When face gear 46 is caused to rotate in the direction opposite to the direction of arrow A (FIG. 2) due to the reversed polarity voltage applied to motor 37, pinion 69 on cam body 65 will be caused to rotate in the direction of arrow E and will force cam body 65 to rotate in the direction of arrow F. (FIGS. 2 and 8). With reference to FIG. 8, when cam portion 68 is forced in the direction of arrow F, it engages against first camming surface 63 on brake shoe 61. Brake shoe 61 will accordingly pivot about the corner 72a of projection 72 which contacts the bottom of side wall 33a of chassis 35. The surface of circular opening 62 is brought into engagement with brake drum 60 thereby causing vehicle 17 to brake, slow down and stop due to the frictional rubbing of brake drum 60 against the surface of circular opening 62. In this manner, a braking mechanism is provided in a toy vehicle which is operational when a reverse polarity is applied to motor 37 causing the drive shaft 41 thereof to rotate in the opposite direction. In an alternate embodiment, the chassis can be dimensioned so that brake shoe 61 is guided between chassis walls 33a and 34 for displacement upwardly without tilting to effect braking.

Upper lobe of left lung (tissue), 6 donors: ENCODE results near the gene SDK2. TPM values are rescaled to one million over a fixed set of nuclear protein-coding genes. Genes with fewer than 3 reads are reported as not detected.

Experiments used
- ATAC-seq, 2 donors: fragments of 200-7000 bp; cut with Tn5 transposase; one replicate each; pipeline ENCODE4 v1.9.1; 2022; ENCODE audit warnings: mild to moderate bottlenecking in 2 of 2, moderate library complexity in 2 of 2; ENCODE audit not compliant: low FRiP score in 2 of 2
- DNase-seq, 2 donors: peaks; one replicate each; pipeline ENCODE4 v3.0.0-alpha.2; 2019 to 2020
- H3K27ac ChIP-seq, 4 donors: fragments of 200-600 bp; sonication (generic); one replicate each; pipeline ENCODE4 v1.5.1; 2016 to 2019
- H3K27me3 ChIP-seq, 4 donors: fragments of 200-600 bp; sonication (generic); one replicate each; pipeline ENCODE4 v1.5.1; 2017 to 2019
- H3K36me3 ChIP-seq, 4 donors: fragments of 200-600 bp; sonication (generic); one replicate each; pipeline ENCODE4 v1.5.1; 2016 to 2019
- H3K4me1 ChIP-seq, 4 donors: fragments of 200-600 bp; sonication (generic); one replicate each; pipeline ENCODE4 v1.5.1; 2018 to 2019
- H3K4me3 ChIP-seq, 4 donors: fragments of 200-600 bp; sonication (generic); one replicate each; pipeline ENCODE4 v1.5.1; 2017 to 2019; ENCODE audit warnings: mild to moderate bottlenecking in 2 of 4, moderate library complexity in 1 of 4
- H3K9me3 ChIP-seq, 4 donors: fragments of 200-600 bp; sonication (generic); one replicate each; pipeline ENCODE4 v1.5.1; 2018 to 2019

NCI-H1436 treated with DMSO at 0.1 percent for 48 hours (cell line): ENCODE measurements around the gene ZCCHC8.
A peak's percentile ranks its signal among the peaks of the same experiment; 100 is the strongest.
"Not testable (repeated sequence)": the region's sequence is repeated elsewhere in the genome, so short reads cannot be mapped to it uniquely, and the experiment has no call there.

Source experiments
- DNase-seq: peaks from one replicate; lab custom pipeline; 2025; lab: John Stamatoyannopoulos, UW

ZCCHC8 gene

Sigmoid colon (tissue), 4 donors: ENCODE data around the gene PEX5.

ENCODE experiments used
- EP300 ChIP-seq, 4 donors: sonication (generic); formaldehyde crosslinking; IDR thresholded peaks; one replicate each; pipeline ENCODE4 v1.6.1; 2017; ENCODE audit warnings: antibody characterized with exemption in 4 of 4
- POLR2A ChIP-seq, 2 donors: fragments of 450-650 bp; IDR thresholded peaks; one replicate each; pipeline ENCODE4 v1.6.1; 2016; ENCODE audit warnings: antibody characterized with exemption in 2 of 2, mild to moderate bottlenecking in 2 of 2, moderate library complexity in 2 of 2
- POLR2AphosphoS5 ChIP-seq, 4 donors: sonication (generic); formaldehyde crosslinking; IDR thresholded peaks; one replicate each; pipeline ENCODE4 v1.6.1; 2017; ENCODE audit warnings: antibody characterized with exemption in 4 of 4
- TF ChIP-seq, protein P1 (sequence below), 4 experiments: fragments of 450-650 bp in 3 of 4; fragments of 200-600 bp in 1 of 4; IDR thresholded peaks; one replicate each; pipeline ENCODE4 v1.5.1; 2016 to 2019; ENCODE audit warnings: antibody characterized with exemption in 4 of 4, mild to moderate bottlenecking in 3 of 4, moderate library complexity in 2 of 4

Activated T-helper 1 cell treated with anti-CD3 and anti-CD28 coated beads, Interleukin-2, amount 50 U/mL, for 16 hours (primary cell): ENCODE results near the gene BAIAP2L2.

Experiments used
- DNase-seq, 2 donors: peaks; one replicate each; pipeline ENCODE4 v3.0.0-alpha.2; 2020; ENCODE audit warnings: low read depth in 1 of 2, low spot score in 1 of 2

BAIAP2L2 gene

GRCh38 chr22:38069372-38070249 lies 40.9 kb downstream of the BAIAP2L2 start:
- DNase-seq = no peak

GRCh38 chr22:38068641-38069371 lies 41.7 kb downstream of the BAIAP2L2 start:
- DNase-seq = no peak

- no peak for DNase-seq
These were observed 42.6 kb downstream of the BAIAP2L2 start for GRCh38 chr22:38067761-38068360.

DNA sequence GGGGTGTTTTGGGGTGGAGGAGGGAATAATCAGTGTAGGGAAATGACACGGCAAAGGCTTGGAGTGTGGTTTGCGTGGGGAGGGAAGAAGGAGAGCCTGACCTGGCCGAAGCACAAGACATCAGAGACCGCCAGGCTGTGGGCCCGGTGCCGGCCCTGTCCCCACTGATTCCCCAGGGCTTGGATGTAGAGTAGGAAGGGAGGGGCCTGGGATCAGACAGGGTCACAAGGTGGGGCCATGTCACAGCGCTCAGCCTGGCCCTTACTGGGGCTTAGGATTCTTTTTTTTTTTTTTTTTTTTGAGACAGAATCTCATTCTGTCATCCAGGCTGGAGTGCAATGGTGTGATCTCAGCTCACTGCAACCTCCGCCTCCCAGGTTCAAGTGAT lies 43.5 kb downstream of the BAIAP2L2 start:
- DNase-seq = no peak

Referring now to FIG. 9, switch 30 is a double pole double throw switch adapted to reverse the polarity of the voltage applied to rails 24 from power supply 18. When switch 30 is in the position depicted in FIG. 9, a positive terminal of power supply 18 will be coupled to rail 24. When the switch 30 is switched to the position depicted in phantom as 30' in FIG. 9, the positive terminal power supply 18 will be coupled to rail 24 and the negative terminal will be coupled to rail 24' thereby reversing the polarity of voltage applied across motor 37.